|Publication number||US6173995 B1|
|Application number||US 09/018,374|
|Publication date||Jan 16, 2001|
|Filing date||Feb 4, 1998|
|Priority date||Feb 4, 1998|
|Publication number||018374, 09018374, US 6173995 B1, US 6173995B1, US-B1-6173995, US6173995 B1, US6173995B1|
|Inventors||Andrew E. Mau|
|Original Assignee||Titeflex Corporation|
|Export Citation||BiBTeX, EndNote, RefMan|
|Patent Citations (19), Non-Patent Citations (2), Referenced by (80), Classifications (10), Legal Events (5)|
|External Links: USPTO, USPTO Assignment, Espacenet|
This application is based in part on Provisional Patent Application Ser. No. 60/057,557, filed Aug. 29, 1997.
This invention relates to fittings for semi-flexible pipes or tubing and, more particularly relates to a self-flaring and self-aligning fitting or fitting assembly that is suitable for use with convoluted metal or plastic tubing. This invention further relates to hose assemblies that employ such fittings.
In 1983, a research and development effort relating to interior fuel gas piping systems was undertaken by the Gas Research Institute (GRI). The objective of this research and development effort was to identify and develop novel piping systems and materials that could serve as viable alternatives to conventional rigid black iron piping systems.
As a result of this effort, a piping system was developed that used semi-flexible, convoluted stainless steel tubing (CSST) in combination with elevated gas pressures of up to about 0.03 megapascals (MPa). This piping system offered marked advantages over rigid black iron piping systems. Included among these advantages were ease and speed of installation, elimination of the need for precise and time-consuming onsite measuring, cutting and threading of piping sections, and reduction of the need for certain fittings such as elbows, tees and couplings. One disadvantage that has been identified is increased flow resistance imposed by the tubing convolutions and by smaller internal diameters. This disadvantage has resulted in a requirement for higher system pressures and additional gas pressure regulators upstream of equipment requiring lower gas supply pressures.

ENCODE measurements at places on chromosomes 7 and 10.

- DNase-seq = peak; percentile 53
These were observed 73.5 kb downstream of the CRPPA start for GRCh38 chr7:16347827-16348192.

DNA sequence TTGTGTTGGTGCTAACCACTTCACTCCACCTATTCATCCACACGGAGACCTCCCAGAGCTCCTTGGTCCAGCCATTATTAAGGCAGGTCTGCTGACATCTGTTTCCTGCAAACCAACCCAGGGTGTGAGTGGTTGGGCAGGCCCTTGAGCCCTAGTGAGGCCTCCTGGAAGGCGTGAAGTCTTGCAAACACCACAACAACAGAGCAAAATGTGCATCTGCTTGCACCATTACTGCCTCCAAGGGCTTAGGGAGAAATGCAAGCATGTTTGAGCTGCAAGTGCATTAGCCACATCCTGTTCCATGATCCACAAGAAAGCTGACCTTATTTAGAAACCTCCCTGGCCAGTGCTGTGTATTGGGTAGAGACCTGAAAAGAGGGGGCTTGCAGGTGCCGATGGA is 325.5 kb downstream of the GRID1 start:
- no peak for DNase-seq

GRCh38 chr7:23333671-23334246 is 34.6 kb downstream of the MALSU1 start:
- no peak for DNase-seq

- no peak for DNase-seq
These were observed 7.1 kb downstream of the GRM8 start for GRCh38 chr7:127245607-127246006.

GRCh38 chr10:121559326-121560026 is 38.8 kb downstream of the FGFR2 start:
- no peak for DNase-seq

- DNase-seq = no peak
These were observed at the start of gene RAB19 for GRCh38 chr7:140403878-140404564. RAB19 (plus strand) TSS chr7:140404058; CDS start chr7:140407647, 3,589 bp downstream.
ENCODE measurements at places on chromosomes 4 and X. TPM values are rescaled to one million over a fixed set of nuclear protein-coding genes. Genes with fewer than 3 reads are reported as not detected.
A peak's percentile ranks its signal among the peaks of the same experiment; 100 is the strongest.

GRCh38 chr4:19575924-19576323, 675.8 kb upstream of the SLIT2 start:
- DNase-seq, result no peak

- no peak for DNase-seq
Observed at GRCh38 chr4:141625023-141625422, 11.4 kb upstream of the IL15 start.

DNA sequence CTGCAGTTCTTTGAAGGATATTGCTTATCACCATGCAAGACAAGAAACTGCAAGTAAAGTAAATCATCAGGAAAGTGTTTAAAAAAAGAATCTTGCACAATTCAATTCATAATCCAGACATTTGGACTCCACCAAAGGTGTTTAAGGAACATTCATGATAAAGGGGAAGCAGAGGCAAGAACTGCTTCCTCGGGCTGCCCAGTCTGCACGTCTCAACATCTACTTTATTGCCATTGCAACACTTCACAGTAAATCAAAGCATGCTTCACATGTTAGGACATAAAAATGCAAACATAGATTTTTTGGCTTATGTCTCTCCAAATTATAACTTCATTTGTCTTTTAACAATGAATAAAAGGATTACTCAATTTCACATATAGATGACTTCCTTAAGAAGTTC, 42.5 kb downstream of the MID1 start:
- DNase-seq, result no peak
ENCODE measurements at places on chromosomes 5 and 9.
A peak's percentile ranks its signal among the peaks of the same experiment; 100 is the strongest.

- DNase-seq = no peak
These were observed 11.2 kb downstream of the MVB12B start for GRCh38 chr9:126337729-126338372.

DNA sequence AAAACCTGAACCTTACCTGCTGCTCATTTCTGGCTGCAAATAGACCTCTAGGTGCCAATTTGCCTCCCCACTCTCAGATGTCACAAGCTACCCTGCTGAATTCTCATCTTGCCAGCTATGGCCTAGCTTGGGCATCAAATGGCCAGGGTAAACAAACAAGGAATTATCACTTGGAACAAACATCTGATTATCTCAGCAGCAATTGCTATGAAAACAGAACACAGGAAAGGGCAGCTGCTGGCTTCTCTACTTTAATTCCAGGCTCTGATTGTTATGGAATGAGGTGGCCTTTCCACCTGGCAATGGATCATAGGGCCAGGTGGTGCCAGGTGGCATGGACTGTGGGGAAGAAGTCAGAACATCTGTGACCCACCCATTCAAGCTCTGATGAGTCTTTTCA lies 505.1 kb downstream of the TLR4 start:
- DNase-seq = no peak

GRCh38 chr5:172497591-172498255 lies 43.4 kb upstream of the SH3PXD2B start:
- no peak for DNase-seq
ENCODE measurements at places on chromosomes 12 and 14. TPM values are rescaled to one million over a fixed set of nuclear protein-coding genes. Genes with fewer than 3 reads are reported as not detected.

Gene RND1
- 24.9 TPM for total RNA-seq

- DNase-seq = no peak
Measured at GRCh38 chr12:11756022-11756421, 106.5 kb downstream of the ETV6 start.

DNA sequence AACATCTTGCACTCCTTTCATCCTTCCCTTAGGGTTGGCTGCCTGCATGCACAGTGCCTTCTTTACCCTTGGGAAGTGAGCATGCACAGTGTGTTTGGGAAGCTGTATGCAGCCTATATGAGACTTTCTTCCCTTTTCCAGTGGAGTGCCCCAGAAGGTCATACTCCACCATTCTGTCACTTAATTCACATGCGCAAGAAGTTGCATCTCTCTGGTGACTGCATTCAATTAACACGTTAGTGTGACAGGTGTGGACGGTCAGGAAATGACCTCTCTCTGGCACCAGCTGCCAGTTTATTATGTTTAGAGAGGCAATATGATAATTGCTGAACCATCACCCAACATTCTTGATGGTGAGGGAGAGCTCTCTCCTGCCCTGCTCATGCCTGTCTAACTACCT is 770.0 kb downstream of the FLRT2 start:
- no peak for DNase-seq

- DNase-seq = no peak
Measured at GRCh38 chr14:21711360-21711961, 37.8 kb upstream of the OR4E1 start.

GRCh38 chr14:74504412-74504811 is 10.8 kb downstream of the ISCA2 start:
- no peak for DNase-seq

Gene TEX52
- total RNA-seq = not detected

Fittings that are conventionally used with CSST fuel gas piping, systems require the use of fiber sealing gaskets or the pre-flaring of the ends of the tubing. Fittings that require the use of fiber sealing gaskets are not completely reusable due to the fact that the gasket, which is mechanically compressed between (and possibly adhered to) the tubing and other fitting components, must be replaced. More importantly, the use of such fiber sealing gaskets is problematic in that such gaskets undergo gradual deterioration over time which compromises the integrity of the gas tight seal effected by such fittings.
One such prior art fitting is a fitting manufactured and sold by Ward Manufacturing, Blossburg, Pa., under the trade designation WARDFLEX™. The WARDFLEX™ fitting, which is later described in detail, obviates the need for pre-flaring the ends of the tubing and is self-aligning to the extent that it aligns the tubing within the bore of an adaptor. However, the WARDFLEX™ fitting relies upon a fiber gasket to effect a gas tight seal and is not completely reusable. Moreover, this fitting does not serve to prevent the undesirable movement of the tubing jacket during installation and assembly nor does it serve to reduce or eliminate exposure of the tubing located within the fitting to contaminants or corrosive materials found in the surrounding environment.